While it looks very appealing from the client standpoint, the server-side service discovery may quickly reveal its downsides, especially in highly-loaded environments. The load balancer component is a single point of failure and a potential throughput bottleneck. To overcome this, the load balancing layer needs to be designed with a reasonable level of redundancy. Additionally, the load balancer may need to be aware of all the communication protocols used between services and clients and there will be always an extra network hop on the request path.
Can we solve the service discovery problem without introducing the centralized load balancing component? Sure! If we keep the service registry component around, we can teach the clients to look up the service instance addresses in the service registry directly. After fetching the full list of IP addresses constituting the service fleet, a client could pick up an instance based on the load balancing strategy at its disposal. In such a case, the service discovery would be happening solely on the client-side. Probably the most prominent real-world implementation of the client-side service discovery is Netflix Eureka and Ribbon projects.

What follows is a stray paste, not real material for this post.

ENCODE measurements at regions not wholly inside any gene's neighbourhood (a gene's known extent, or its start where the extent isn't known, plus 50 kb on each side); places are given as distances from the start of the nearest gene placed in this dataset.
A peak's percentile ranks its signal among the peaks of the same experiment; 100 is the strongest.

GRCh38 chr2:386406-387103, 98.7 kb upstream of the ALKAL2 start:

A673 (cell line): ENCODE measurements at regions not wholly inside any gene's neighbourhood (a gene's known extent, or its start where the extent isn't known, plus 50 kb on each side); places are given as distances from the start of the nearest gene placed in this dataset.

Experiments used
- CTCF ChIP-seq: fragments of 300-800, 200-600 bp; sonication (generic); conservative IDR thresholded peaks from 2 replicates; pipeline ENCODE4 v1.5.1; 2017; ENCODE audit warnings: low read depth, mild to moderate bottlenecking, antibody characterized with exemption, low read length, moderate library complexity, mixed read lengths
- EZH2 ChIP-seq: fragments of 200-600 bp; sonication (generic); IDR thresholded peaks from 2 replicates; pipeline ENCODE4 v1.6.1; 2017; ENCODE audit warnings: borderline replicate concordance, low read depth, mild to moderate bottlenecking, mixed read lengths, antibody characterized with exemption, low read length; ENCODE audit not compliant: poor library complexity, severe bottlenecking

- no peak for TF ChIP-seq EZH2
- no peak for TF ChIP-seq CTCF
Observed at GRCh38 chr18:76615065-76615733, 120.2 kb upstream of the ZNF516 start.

Client-side service discovery.
The benefits of the client-side approach mostly come from the absence of the load balancer. There is neither a single point of failure nor a potential throughput bottleneck in the system design. There is also one less moving part which is usually a good thing and no extra network hops on the packet path.
However, as with the server-side service discovery, there are some significant drawbacks as well. Client-side service discovery couples clients with the service registry. It requires some integration code to be written for every programming language or framework in your ecosystem. And obviously, this extra logic complicates the clients. There seem to be an effort to offload the client-side service discovery logic to the service proxy sidecars but that's already a different story...
Service discovery can be implemented in more than just two ways. There is a well-known DNS-based service discovery (DNS-SD) approach that actually even predates the massive spread of microservices. Quoting the Wikipedia, "a client discovers the list of available instances for a given service type by querying the DNS PTR record of that service type's name; the server returns zero or more names of the form